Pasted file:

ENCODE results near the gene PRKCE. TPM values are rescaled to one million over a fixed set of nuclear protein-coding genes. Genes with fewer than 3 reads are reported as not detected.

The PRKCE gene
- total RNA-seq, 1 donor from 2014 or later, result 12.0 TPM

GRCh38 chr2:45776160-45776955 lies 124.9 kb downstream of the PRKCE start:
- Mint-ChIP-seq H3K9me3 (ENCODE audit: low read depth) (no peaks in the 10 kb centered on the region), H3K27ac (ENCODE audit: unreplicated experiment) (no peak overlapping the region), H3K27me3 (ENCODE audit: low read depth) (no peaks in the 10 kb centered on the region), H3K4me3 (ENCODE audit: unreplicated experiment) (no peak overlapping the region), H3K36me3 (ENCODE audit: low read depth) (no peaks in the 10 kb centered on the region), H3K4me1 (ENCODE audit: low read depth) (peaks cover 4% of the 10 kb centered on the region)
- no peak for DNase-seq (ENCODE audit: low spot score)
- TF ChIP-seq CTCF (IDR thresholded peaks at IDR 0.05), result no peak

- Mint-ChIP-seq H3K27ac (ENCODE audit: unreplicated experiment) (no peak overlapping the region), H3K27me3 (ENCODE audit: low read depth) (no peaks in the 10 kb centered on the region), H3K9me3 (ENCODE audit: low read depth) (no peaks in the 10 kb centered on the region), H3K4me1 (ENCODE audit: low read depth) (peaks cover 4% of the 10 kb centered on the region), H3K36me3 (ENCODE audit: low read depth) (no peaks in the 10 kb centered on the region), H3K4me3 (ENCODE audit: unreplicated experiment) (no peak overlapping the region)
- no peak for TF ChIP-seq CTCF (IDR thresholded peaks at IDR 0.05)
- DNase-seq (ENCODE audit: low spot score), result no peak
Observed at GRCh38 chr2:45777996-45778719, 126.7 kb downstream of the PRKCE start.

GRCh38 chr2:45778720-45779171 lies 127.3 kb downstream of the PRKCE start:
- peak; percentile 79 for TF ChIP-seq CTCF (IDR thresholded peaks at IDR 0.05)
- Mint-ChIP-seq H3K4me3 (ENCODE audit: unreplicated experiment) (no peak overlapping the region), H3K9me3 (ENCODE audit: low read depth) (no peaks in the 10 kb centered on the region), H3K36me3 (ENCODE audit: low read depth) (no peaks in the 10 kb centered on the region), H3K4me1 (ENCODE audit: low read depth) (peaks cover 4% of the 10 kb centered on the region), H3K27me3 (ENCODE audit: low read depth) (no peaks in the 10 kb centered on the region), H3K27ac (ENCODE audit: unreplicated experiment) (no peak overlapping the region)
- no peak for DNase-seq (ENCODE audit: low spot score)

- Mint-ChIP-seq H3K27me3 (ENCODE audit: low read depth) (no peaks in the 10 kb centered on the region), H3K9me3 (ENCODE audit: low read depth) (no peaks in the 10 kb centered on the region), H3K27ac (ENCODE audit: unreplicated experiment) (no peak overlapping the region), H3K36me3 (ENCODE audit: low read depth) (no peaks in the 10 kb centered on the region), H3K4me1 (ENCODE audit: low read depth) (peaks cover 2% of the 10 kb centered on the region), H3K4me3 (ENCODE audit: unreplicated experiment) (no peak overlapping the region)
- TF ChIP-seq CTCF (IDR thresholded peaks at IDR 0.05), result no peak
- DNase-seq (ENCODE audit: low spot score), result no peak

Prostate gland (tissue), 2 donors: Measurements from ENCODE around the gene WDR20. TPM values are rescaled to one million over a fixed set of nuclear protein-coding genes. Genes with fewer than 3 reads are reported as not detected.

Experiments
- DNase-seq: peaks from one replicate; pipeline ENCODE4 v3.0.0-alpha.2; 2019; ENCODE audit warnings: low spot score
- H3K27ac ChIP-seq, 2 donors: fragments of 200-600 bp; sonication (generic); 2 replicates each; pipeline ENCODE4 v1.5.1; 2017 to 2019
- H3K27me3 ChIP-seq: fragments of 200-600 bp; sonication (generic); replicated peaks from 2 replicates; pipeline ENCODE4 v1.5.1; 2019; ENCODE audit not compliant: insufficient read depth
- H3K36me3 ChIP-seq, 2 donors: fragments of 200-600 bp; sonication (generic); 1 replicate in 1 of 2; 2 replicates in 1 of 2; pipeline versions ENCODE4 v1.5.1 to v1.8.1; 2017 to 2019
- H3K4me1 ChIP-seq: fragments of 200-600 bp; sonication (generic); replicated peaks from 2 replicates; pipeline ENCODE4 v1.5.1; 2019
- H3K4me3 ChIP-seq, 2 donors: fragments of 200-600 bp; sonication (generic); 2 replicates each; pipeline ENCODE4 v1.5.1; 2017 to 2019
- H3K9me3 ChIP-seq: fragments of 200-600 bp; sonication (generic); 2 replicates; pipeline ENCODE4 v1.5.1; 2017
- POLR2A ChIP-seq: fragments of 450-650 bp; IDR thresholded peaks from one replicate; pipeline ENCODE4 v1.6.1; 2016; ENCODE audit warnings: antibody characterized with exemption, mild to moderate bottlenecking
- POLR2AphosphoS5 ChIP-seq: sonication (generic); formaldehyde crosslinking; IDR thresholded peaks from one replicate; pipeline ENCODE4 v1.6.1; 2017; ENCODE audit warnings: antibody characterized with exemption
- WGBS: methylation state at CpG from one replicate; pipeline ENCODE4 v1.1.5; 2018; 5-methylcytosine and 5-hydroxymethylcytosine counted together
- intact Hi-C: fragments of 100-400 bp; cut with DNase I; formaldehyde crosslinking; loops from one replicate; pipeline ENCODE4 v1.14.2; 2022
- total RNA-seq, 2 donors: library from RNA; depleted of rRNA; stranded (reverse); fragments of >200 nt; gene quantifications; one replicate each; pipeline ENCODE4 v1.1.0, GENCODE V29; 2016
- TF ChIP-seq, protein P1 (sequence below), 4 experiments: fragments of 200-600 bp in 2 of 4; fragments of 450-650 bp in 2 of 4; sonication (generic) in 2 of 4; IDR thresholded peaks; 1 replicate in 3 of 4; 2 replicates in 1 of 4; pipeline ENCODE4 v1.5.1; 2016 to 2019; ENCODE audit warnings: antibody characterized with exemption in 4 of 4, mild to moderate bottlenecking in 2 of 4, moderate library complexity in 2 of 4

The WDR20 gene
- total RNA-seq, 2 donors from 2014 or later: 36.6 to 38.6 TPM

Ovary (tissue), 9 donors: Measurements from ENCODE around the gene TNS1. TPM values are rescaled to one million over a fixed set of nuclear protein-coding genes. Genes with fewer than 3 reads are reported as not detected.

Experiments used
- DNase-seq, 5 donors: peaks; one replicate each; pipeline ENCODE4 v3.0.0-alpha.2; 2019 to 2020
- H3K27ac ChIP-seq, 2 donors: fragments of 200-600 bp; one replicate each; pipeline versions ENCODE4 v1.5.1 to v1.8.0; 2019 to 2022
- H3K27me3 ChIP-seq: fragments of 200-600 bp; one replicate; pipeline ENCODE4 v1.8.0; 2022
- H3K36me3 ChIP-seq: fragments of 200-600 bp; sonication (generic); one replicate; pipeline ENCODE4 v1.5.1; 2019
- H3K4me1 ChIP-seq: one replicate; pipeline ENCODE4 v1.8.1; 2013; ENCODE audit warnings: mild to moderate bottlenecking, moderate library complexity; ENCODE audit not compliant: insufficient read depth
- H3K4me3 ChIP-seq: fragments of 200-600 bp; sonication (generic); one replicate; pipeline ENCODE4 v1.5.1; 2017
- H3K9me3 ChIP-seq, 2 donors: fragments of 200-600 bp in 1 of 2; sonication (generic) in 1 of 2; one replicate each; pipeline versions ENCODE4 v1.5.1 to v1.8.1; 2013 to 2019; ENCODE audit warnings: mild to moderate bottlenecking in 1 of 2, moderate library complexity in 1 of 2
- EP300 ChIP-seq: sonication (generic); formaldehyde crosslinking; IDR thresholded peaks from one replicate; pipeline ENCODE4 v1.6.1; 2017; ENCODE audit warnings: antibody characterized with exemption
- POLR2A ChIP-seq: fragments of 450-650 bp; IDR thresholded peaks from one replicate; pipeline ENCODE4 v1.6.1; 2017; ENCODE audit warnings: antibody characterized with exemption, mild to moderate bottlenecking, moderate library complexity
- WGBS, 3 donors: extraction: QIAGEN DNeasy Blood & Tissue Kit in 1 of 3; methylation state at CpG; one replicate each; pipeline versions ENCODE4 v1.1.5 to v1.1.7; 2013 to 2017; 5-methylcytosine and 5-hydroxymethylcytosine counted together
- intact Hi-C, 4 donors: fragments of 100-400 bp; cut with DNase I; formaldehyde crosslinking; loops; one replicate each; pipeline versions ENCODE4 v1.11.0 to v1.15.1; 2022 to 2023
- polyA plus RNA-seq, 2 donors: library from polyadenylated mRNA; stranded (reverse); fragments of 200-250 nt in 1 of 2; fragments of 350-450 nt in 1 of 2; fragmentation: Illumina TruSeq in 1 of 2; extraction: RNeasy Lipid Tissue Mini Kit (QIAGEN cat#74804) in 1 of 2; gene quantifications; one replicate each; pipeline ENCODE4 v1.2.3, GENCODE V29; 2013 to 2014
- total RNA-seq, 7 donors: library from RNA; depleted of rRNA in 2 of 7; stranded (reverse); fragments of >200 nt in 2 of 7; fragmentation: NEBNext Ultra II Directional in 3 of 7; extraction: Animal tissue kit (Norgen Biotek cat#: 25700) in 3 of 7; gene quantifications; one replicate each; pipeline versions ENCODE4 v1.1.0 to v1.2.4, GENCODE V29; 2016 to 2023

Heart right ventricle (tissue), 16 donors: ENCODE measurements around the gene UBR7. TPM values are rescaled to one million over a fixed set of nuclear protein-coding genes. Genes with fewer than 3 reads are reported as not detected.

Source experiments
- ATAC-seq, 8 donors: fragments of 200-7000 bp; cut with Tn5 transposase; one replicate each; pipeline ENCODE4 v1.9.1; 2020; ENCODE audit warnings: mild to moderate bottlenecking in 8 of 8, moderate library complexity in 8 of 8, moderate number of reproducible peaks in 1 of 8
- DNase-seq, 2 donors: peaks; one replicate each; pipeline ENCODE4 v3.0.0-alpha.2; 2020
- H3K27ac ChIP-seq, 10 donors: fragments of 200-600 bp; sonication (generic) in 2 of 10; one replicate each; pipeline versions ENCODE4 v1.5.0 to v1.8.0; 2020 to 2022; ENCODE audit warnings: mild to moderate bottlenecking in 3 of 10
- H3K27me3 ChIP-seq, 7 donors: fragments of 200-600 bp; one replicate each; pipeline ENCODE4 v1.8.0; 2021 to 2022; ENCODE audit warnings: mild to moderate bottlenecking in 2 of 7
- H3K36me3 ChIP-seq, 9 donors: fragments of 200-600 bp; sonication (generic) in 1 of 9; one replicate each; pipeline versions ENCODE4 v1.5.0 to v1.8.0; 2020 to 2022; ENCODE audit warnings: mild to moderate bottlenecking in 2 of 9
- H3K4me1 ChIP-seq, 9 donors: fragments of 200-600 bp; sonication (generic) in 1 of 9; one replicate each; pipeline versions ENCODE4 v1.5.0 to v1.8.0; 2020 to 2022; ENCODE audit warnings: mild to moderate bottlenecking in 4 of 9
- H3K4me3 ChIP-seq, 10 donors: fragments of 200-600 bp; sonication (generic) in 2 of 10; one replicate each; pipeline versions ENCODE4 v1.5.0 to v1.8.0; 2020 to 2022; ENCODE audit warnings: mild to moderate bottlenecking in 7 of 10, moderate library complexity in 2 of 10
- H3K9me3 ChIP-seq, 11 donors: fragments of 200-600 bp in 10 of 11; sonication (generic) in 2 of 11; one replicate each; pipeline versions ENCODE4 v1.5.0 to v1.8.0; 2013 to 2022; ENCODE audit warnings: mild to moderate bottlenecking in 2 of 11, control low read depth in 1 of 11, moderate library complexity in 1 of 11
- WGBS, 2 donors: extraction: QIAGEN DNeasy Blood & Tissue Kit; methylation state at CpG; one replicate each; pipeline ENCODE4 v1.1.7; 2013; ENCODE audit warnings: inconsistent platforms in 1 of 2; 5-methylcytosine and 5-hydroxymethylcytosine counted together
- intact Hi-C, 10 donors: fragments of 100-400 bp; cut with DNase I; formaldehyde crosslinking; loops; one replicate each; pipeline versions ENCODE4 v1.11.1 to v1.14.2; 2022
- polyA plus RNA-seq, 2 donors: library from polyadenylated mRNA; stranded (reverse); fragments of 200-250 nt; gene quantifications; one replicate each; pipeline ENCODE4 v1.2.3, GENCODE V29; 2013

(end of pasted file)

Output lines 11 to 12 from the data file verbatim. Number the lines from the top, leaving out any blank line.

Observed at GRCh38 chr2:45777996-45778719, 126.7 kb downstream of the PRKCE start.

GRCh38 chr2:45778720-45779171 lies 127.3 kb downstream of the PRKCE start: